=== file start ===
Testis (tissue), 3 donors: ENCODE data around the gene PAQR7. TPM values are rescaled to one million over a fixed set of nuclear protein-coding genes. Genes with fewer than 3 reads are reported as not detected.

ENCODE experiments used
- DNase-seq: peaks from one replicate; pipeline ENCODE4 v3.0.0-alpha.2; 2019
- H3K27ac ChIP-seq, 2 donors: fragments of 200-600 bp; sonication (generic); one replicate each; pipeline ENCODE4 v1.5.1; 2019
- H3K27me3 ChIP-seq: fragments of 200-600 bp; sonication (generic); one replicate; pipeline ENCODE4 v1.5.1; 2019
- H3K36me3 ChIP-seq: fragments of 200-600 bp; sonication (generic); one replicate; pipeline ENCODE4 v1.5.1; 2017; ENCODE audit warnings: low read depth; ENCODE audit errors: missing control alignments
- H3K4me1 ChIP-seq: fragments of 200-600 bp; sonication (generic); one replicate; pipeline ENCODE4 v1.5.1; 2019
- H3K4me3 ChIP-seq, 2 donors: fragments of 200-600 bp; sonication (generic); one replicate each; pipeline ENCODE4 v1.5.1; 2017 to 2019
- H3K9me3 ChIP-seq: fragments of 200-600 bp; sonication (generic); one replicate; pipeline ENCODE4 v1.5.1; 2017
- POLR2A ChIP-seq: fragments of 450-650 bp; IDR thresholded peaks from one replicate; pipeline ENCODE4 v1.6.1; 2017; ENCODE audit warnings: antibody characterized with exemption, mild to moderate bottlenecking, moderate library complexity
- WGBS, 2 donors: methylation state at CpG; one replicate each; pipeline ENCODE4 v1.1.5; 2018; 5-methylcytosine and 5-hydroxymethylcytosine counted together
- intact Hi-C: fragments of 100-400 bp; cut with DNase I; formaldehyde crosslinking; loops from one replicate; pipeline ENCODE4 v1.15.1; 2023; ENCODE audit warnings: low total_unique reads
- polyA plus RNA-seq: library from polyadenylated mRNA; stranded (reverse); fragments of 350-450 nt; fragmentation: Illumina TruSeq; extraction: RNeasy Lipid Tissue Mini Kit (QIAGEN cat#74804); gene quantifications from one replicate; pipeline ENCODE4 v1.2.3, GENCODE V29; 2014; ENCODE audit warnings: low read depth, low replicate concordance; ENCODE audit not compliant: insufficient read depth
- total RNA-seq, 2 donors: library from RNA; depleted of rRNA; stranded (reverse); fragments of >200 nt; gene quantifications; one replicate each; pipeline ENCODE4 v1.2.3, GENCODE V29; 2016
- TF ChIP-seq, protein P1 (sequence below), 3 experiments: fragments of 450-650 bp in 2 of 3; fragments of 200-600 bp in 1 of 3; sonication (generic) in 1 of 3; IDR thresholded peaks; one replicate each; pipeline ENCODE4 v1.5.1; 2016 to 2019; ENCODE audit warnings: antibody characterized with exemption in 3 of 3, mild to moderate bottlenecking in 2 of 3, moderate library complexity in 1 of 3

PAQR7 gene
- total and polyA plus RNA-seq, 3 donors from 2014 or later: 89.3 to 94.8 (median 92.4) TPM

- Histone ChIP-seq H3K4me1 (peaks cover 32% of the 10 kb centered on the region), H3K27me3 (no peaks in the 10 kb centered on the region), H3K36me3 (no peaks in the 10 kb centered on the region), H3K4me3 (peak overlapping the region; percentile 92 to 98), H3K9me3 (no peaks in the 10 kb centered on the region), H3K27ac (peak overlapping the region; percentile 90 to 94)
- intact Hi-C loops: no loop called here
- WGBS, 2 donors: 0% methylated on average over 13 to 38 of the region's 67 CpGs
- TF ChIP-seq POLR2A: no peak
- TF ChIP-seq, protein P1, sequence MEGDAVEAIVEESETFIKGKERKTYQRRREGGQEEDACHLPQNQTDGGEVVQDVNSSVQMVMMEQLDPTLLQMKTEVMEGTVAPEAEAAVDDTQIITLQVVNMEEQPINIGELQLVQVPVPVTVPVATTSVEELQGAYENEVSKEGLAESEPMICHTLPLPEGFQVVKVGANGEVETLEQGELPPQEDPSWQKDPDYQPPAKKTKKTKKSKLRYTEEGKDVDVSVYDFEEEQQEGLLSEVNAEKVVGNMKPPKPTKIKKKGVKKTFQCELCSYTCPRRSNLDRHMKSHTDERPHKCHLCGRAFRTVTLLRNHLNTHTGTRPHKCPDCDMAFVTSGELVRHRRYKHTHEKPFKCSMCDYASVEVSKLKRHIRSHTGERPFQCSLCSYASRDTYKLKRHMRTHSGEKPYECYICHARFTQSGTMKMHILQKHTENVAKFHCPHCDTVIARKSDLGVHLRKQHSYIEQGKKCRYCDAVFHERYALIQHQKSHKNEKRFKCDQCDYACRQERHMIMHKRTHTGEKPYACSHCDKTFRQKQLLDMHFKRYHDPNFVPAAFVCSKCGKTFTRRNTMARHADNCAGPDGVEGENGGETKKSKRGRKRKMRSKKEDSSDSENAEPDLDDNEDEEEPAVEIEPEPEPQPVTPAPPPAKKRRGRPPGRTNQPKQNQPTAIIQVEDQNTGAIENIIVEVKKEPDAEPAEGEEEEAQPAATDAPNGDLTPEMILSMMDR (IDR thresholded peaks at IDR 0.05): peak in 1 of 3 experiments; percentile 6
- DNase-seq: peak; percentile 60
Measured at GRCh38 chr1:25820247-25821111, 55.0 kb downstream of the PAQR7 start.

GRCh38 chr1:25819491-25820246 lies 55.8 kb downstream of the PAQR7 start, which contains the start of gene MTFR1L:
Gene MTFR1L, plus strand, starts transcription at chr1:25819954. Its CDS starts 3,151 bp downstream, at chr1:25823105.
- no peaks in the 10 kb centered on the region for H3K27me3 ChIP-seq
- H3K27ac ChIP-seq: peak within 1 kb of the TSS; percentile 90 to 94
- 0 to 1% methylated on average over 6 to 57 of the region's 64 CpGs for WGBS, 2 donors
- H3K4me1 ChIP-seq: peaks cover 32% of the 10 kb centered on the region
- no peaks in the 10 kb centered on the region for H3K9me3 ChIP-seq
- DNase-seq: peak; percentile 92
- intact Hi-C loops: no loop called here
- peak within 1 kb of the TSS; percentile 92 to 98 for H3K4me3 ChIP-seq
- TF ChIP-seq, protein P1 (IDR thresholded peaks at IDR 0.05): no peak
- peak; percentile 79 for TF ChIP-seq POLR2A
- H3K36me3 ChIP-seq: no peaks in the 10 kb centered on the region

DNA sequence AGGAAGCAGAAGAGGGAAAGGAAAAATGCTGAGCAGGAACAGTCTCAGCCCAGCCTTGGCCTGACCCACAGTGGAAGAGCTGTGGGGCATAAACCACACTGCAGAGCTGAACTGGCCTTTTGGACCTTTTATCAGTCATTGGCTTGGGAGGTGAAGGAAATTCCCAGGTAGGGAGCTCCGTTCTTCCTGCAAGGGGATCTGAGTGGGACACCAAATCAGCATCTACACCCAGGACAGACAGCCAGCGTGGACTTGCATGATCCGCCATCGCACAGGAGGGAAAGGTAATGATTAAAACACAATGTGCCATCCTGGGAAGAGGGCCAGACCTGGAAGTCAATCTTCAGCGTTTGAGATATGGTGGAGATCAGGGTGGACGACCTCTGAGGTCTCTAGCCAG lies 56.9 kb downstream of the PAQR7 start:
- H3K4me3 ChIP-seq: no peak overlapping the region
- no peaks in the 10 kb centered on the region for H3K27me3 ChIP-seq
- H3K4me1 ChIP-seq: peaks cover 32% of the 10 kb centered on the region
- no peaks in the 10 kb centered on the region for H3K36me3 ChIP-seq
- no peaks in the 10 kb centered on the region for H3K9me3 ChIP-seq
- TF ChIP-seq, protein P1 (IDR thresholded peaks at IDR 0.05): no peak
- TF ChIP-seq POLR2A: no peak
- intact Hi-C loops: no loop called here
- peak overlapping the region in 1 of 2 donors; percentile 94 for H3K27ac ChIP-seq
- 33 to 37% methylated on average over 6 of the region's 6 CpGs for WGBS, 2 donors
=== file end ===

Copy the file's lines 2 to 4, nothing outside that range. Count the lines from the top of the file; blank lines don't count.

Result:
ENCODE experiments used
- DNase-seq: peaks from one replicate; pipeline ENCODE4 v3.0.0-alpha.2; 2019
- H3K27ac ChIP-seq, 2 donors: fragments of 200-600 bp; sonication (generic); one replicate each; pipeline ENCODE4 v1.5.1; 2019